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This article was written by Dr. Kevin Skinner on behalf of Bloom
"I almost feel paralyzed. Like I can't stop thinking about my marriage and questioning if any of it has been real. Did he ever really love me or have I just been lying to myself? Have I ever been good enough for him?"
I sat in silence for a moment after being asked this question, and looking over the table and into this woman's eyes swollen with tears, I searched for a way to tell her that what she was feeling was completely normal. Many women, in fact, have described to me their struggle to sleep, eat, and even take care of themselves or others around them after discovering that their spouse has been unfaithful to them. Whether it was infidelity, looking at pornography, going to strip clubs, or sexually acting out in other ways, these women felt helpless and unsafe with their husband's behavior.
I remember speaking to one of my colleagues about these things one day. She, too, had noticed that many women who she had been visiting with were experiencing similar emotions that I had observed in my clients. She suggested that the women she had been working with were showing symptoms of post-traumatic stress disorder (PTSD).
As I began to review my clients who were dealing with their partner's infidelity, it quickly became apparent that my colleague was right – my clients were also showing signs of PTSD. In fact, my client's symptoms paralleled exactly those of PTSD with the exception of a fear of life.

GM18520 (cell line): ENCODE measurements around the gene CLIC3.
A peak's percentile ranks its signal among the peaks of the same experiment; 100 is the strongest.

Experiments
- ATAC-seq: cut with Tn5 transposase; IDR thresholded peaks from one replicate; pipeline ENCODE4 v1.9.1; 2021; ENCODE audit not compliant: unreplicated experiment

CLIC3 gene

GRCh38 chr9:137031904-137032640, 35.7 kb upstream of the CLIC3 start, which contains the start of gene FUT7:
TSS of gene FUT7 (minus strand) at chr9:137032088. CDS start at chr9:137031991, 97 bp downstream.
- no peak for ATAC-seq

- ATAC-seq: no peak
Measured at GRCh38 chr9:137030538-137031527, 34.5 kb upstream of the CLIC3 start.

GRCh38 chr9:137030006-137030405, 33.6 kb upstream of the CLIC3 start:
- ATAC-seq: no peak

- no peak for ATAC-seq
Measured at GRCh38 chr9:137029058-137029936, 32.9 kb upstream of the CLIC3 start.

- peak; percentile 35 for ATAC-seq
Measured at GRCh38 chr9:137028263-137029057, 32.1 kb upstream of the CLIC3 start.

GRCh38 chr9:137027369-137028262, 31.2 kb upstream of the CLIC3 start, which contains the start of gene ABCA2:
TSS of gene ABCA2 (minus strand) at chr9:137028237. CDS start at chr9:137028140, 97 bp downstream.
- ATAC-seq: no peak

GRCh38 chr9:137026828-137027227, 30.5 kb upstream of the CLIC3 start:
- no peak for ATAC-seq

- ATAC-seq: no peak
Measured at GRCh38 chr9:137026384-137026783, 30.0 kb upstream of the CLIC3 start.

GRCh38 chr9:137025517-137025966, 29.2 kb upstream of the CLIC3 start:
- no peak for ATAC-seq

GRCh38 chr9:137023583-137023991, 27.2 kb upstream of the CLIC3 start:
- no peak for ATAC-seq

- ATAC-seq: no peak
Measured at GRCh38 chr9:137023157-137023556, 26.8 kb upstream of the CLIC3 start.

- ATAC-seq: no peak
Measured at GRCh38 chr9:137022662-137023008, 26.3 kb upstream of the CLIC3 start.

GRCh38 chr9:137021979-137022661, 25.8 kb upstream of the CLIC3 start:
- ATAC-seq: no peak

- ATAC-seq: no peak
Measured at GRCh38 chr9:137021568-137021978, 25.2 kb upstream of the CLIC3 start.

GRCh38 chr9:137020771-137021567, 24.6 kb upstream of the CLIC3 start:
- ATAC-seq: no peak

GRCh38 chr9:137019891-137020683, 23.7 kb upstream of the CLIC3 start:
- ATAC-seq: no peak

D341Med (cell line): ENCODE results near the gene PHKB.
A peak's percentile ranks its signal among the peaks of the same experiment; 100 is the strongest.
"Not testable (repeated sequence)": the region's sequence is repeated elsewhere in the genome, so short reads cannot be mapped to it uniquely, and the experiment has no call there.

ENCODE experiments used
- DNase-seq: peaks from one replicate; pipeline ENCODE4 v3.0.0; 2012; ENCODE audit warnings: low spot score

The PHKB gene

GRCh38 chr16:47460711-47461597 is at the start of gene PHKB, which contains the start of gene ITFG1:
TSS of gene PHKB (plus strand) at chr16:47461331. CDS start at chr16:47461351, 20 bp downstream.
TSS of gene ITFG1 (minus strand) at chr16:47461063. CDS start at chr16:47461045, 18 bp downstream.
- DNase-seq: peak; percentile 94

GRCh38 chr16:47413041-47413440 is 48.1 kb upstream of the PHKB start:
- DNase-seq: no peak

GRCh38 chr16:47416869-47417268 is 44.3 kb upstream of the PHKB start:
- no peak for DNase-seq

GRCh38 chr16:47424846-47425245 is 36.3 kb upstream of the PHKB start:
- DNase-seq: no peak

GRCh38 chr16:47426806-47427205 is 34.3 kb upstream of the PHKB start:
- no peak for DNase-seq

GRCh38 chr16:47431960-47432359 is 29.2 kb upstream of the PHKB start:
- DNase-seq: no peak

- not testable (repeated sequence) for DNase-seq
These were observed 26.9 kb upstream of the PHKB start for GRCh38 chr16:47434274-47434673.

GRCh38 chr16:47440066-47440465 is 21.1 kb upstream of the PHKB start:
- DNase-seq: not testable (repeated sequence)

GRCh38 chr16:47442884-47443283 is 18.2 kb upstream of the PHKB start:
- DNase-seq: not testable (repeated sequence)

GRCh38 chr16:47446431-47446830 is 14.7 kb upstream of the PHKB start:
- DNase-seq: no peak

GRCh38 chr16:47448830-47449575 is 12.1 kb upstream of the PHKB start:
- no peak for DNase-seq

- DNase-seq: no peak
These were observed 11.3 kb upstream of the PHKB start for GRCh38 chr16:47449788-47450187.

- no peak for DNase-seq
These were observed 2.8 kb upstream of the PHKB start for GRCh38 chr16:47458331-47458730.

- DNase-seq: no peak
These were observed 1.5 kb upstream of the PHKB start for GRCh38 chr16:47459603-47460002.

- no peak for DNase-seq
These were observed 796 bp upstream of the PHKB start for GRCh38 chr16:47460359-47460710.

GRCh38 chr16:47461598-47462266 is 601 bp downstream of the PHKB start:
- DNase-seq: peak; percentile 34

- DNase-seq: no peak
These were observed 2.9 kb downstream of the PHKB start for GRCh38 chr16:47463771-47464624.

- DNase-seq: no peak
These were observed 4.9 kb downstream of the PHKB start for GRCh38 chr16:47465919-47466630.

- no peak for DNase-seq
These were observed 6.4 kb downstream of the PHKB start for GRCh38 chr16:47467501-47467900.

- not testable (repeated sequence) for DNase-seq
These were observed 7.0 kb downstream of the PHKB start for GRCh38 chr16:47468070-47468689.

It's since been determined that trauma can be a result from betrayal in a relationship. As therapists, we call it Betrayal Trauma.
In an effort to learn more about the trauma caused by betrayal, my colleague and I teamed up to create one of the first, if not the very first, assessments looking at betrayal trauma. That was nearly 10 years ago, and since that time, we have had thousands of betrayed spouses and partners from all over the world complete our assessment.
Just about all women relive the betrayal and question their thoughts and motives, particularly when their partner tries to get close to them. The traumatic experiences they've been through continue to replay in their minds.
A great deal of women have a hard time participating in things that they previously enjoyed. The pain of the betrayal they feel pulls them away from day-to-day activity and makes them feel paralyzed.
Negative Mood and Self-Talk
Almost all women feel ashamed about their partner's betrayal. They begin to believe that their partner's behavior is a reflection of their self-worth and value.
Difficulty Fulfilling Roles
Many women express difficulty in fulfilling important roles (that of employee, parent, etc.) since discovering their partner's sexual behaviors.
As a therapist, I feel relieved in knowing that there is a name to all these feelings so many women are experiencing, and I've seen that same relief time and again in my client's faces when I tell them that they are facing betrayal trauma. If you or someone you know is suffering from betrayal trauma, there is hope, lots of it. Education, social support, and professional assistance are the steps to pull those in trauma out of the dark, and into brighter days ahead. Bloom for Women is the place to start.
Providing an online support community for women, Bloom is a resource of support and education for women working to recover from betrayal and broken relationships. Get answers from experts, connect with women like you, and begin the healing process today. Click here to watch the video.